A worthy opponent of air conditioners, a whole house fan also conditions the air, improve air quality, cools temperature and maintains humidity at decent level.
To begin, we’ll define what a whole house fan is and how it differs from a standard air conditioner. Afterwards, we will clarify you how to pick the correct size whole house fan and how get it installed in your house.
What is a whole house fan:
A whole house fan is a huge fan located in a home’s attic. It draws warm air from your home up into the attic., which is then forced out through attic vents in the roof, creating a pressure in the attic. It also functions as a ventilation system for the entire house. The system is located in the attic and is connected to the highest floor’s ceiling.
The air is drawn in through open windows and exhausted through the attic and roof by the whole house fan. In addition to adequate attic ventilation, it offers whole-house cooling too.
Air conditioner vs whole house fans:
While both an air conditioner and a whole house fan chill your home, they operate in quite different ways.
A window air conditioner, a portable air conditioner, or a ducted air conditioning system are all examples of air conditioners. To transmit heat from the interior air to the outside, all air conditioners utilize a chemical called Freon, which transforms from a gas to a liquid.
A ducted air conditioning system circulates the air within a residence, whereas a window air conditioner draws air in from the outside. As a result, while a central air conditioner may chill the air and lower humidity levels, it will not bring in fresh air from outside.
A whole-house fan, unlike an air conditioner, does not have Freon, a compressor, or a condenser. It’s simply just air, moving air.
To support an air conditioner, whole-house fans are often installed. That is, when the circumstances are favorable, it provides a more efficient means of cooling.
What is the best whole house fan for me:
It’s rather simple to figure out how big of a whole house fan you will need. Simply follow the three basic actions outlined below.
1. Size of your house:
Calculate your home’s square footage excluding the basement. To accommodate for this, raise the square footage figure if you have high ceilings. The estimates are based on an 8′ ceiling height. If your ceilings are 10 feet high, increase your square footage by 25%.
2. Multiply the size with 2:
By multiplying the square footage by two, you get the total area. This is the CFM of the fan that you’ll need to cool your area, and it’s what most people choose.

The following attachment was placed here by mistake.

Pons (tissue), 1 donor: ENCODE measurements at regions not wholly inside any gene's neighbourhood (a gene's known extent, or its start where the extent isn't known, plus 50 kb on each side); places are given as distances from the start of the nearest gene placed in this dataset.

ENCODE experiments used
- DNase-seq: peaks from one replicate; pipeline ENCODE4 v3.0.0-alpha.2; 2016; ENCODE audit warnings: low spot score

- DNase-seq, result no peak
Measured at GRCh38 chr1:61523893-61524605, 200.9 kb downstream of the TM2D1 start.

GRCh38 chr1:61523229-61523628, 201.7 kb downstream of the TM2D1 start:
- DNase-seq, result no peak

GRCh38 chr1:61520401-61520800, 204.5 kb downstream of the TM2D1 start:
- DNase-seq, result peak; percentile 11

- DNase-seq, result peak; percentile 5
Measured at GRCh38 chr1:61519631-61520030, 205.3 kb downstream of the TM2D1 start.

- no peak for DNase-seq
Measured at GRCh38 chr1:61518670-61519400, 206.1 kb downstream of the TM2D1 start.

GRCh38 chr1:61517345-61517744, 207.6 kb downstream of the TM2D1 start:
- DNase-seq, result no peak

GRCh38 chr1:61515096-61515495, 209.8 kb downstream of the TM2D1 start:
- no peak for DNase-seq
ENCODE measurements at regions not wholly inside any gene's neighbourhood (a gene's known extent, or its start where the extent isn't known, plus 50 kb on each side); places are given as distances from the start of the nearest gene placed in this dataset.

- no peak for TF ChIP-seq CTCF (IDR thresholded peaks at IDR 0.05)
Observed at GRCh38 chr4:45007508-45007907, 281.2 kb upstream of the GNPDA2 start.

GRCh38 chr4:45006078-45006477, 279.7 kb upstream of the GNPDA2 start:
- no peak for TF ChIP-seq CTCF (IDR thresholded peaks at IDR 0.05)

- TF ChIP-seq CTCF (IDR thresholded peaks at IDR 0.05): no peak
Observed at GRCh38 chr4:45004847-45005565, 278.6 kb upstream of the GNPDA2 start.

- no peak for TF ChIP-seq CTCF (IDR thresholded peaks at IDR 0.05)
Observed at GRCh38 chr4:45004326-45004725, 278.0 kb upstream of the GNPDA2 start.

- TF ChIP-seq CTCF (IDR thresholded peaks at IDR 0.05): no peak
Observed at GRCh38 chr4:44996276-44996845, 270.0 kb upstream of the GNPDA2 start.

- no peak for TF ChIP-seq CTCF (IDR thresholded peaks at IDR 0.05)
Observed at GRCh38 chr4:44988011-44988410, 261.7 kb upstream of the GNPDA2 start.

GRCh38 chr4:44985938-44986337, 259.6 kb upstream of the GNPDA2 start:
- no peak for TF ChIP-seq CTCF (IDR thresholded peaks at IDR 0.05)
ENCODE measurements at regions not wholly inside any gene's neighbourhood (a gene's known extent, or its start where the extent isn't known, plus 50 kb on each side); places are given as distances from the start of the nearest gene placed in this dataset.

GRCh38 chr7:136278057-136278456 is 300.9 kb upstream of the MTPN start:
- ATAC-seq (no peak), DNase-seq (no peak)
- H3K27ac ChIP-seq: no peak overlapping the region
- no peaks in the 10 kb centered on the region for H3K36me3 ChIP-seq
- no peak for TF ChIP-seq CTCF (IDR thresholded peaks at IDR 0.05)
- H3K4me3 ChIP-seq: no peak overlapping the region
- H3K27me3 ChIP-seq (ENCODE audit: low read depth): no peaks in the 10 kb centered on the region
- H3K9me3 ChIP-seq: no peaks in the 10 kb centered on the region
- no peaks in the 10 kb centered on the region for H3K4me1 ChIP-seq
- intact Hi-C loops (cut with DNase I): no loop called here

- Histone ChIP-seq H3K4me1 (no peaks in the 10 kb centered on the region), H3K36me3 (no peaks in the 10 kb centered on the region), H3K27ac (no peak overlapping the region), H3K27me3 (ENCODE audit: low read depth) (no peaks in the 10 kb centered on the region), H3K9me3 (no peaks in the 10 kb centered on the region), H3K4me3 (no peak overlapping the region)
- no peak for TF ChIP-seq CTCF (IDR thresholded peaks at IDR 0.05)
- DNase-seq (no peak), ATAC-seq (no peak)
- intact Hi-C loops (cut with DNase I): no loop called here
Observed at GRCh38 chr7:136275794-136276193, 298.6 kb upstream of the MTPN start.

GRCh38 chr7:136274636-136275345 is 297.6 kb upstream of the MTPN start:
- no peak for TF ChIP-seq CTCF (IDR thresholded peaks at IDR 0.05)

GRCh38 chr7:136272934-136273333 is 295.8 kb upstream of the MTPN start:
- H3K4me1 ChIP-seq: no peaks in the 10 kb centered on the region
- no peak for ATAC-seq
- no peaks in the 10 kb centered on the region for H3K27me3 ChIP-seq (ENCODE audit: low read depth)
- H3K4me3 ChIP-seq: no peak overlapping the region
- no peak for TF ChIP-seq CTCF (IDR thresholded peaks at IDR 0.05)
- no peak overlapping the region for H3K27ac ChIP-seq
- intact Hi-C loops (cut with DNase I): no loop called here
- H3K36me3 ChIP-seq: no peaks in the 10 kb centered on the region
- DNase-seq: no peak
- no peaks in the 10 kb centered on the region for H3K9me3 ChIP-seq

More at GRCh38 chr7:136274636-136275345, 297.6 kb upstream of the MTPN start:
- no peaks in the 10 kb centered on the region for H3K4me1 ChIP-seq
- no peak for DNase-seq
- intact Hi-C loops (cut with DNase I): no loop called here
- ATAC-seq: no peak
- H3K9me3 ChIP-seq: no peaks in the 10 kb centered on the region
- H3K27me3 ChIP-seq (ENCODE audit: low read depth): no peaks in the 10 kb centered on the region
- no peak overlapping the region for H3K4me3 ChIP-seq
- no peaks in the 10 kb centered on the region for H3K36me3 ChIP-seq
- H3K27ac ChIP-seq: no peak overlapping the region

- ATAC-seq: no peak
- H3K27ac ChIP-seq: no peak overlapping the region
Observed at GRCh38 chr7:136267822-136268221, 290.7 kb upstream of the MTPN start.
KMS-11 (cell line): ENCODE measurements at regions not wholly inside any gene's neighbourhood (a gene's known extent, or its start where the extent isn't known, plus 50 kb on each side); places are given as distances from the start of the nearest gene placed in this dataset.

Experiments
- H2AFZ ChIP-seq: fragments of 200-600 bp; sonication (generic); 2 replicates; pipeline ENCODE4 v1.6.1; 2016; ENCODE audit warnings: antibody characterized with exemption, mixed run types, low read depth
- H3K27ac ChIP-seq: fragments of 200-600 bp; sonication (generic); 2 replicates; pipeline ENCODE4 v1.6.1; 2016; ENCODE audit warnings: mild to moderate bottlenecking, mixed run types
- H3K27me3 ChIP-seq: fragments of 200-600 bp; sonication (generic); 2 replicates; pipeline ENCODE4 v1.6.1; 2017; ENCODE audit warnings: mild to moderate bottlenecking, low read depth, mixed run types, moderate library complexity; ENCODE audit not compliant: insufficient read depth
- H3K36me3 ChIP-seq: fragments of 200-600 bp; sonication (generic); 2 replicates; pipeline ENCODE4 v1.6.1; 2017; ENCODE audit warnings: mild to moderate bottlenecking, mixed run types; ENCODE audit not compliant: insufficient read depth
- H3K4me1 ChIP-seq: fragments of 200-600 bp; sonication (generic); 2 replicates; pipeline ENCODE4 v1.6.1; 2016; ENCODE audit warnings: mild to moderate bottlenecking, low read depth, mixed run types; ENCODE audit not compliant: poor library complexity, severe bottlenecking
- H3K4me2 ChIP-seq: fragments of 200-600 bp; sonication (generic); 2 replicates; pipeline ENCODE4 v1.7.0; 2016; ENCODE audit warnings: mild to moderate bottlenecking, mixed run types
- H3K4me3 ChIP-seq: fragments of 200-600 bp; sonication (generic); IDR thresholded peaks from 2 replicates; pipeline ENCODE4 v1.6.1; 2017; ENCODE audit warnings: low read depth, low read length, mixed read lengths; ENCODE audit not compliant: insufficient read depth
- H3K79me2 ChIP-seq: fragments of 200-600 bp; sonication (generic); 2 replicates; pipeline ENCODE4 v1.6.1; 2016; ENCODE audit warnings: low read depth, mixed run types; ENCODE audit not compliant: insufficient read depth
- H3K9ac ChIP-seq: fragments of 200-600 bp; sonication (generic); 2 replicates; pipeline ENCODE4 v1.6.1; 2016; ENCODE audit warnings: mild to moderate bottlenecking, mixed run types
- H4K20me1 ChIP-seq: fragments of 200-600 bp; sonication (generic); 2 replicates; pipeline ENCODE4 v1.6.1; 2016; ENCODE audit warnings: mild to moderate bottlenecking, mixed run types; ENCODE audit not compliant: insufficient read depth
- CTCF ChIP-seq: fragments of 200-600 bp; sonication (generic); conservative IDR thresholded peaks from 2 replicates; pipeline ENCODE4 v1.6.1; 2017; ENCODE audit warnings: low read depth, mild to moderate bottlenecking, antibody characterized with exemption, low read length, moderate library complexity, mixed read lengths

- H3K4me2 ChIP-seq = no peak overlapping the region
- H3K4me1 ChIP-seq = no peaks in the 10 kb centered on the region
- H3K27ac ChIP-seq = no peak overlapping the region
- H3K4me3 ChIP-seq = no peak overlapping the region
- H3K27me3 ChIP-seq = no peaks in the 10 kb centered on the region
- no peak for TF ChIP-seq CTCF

If your home is 2,000 square feet, for example, you’ll need a 4,000 CFM fan.
3. Vent Area:
Inspect the area around your attic vents. For every 750 CFM of fan, there should be at least 1 square foot of vent space. Simply put, ensure that the attic air vents can handle the volume of air that will be forced into the attic. If the overall vent area is insufficient, you (or your professional) should expand the roof vent area.
Returning to our example, a 4,000 CFM fan will require 5.3 square feet of vent space (4,000/750).
When buying for a whole house fan, seek for one that can deliver the required CFMs. If your home is large, you may need two systems to get the required air flow.
We also urge that you examine the degree of noise. While you’ll need to move a lot of air, no one wants a wind turbine hanging from their ceiling. These systems can be quiet; nonetheless, keep in mind to monitor the noise level.
Installing a whole house fan:
Before you start installing a new fan, make sure your home is well ventilated. If you don’t, you could have to replace or repair your complete fan system later. You should also make certain that there is enough light and fresh air in your home. As a result, it’s critical to think about the size and type of wood for your fan. Wood is typically a better option than plastic since plastic will deform over time.
Follow these safety precautions while installing attic fans:
1. Turn off the electricity at the main fuse box or circuit breaker. Make sure there is no electricity flowing through the cables.
2. Comply with all local laws. If you’re unsure about anything, consult a licensed electrician.
3. Follow the installation instructions provided by the manufacturer. Install the fan in the right area and make sure there is enough support and no blockages.
Professional technicians for whole house fan installation:
If you aren’t yourself too technical of a person, we recommend you hiring a professional for the installation of whole house fan. We have highly skilled professional technician who are highly skilled in their craft and can successfully install your new whole house fan system.
Conclusion – The best whole house fan installation guide on internet:
Another factor to examine is the quality of the whole house fan’s construction. Make sure you check costs and compare sale items to ensure you get a decent bargain on a fan that will last you for many years.
For cheap prices, you can contact us and talk to our experts about our state of art whole house fans. You would not have to break the bank to have them. You can also be sure that a professional company is selling and installing the system in your house.
Thanks for reading the article on whole house fans. We hope to have cleared all the confusions you have had regarding whole house fans. If you have any further questions, suggestions or feedbacks, make sure to write back to us. We love hearing back from you.
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